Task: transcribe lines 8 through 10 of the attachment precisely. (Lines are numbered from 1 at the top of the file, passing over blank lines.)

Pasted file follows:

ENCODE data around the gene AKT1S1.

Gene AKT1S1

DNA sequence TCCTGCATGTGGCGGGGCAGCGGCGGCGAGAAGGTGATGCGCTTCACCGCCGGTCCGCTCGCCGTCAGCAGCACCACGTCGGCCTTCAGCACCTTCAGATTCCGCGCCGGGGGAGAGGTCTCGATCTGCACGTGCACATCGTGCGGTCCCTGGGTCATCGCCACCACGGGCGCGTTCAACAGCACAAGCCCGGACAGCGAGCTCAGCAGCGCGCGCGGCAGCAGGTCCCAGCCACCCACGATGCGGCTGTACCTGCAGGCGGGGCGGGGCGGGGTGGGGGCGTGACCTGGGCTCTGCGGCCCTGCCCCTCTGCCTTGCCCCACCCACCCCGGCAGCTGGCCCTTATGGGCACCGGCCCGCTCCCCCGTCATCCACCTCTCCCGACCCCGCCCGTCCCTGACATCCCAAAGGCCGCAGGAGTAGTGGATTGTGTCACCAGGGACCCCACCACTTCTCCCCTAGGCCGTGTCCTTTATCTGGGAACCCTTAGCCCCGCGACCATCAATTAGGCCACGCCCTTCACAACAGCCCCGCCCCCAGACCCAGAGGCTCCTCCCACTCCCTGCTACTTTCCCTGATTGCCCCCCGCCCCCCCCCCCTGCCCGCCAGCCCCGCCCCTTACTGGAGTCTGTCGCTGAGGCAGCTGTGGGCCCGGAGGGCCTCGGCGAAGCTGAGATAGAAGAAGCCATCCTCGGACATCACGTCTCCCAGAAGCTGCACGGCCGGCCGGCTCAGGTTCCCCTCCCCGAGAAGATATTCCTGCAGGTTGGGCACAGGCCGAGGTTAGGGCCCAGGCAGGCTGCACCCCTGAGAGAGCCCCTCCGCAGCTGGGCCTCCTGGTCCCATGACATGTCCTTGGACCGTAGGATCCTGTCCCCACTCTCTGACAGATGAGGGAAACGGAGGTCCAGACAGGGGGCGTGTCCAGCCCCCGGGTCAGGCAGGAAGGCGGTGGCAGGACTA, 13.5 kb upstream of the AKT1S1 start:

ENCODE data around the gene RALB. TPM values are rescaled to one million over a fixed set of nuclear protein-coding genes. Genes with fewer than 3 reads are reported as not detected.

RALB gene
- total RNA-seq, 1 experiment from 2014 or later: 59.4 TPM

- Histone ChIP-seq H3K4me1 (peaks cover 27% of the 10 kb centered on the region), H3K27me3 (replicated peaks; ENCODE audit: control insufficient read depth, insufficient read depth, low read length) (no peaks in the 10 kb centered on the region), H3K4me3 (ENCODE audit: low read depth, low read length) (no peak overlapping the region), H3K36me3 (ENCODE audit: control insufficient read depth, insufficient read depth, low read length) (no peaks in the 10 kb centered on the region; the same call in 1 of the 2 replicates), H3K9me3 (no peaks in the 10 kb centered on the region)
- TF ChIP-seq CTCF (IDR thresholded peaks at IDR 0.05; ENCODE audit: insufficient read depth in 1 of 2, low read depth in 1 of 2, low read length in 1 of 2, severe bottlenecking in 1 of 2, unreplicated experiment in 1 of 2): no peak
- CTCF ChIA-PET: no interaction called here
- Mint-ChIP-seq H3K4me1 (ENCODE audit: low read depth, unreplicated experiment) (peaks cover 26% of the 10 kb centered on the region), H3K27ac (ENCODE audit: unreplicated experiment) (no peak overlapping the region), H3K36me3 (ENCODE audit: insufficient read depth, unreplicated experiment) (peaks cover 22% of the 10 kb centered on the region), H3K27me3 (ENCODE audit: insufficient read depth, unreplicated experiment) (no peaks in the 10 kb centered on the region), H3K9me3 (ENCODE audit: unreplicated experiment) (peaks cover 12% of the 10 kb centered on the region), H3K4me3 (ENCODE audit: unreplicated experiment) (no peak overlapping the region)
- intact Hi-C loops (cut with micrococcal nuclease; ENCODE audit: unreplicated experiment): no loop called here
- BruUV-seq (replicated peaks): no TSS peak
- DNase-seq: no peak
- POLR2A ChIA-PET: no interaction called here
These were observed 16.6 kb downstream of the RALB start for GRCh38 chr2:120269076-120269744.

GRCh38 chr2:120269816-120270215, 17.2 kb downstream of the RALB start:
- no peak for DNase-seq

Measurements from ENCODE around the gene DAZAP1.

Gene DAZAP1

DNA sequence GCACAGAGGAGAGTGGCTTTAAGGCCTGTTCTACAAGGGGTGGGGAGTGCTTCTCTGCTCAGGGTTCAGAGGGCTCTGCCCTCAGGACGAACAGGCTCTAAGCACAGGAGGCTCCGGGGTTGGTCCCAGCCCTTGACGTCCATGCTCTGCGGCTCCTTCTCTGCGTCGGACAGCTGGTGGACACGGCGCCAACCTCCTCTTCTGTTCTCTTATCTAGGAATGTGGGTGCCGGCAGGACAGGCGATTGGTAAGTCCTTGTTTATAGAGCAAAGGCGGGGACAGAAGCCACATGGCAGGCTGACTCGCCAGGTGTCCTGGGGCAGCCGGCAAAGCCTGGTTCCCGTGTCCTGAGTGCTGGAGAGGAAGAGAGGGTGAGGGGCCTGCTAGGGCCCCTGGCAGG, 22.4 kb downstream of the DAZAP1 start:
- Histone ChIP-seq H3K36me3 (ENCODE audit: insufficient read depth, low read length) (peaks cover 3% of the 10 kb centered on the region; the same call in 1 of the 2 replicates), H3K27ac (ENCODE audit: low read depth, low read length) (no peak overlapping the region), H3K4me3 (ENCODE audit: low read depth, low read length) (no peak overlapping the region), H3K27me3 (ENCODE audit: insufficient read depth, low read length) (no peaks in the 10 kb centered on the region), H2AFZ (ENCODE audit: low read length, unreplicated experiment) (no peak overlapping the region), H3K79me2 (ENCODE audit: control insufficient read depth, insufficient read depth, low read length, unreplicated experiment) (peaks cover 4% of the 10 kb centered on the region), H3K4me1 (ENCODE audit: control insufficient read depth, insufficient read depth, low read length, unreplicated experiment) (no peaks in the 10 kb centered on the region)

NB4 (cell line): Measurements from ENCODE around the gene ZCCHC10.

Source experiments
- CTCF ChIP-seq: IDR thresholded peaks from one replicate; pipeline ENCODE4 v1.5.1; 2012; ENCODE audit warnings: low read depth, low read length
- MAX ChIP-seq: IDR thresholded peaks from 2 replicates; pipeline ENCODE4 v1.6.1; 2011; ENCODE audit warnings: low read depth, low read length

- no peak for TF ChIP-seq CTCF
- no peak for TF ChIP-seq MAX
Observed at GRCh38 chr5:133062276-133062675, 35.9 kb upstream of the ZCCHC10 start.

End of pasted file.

- TF ChIP-seq CTCF (IDR thresholded peaks at IDR 0.05; ENCODE audit: insufficient read depth in 1 of 2, low read depth in 1 of 2, low read length in 1 of 2, severe bottlenecking in 1 of 2, unreplicated experiment in 1 of 2): no peak
- CTCF ChIA-PET: no interaction called here
- Mint-ChIP-seq H3K4me1 (ENCODE audit: low read depth, unreplicated experiment) (peaks cover 26% of the 10 kb centered on the region), H3K27ac (ENCODE audit: unreplicated experiment) (no peak overlapping the region), H3K36me3 (ENCODE audit: insufficient read depth, unreplicated experiment) (peaks cover 22% of the 10 kb centered on the region), H3K27me3 (ENCODE audit: insufficient read depth, unreplicated experiment) (no peaks in the 10 kb centered on the region), H3K9me3 (ENCODE audit: unreplicated experiment) (peaks cover 12% of the 10 kb centered on the region), H3K4me3 (ENCODE audit: unreplicated experiment) (no peak overlapping the region)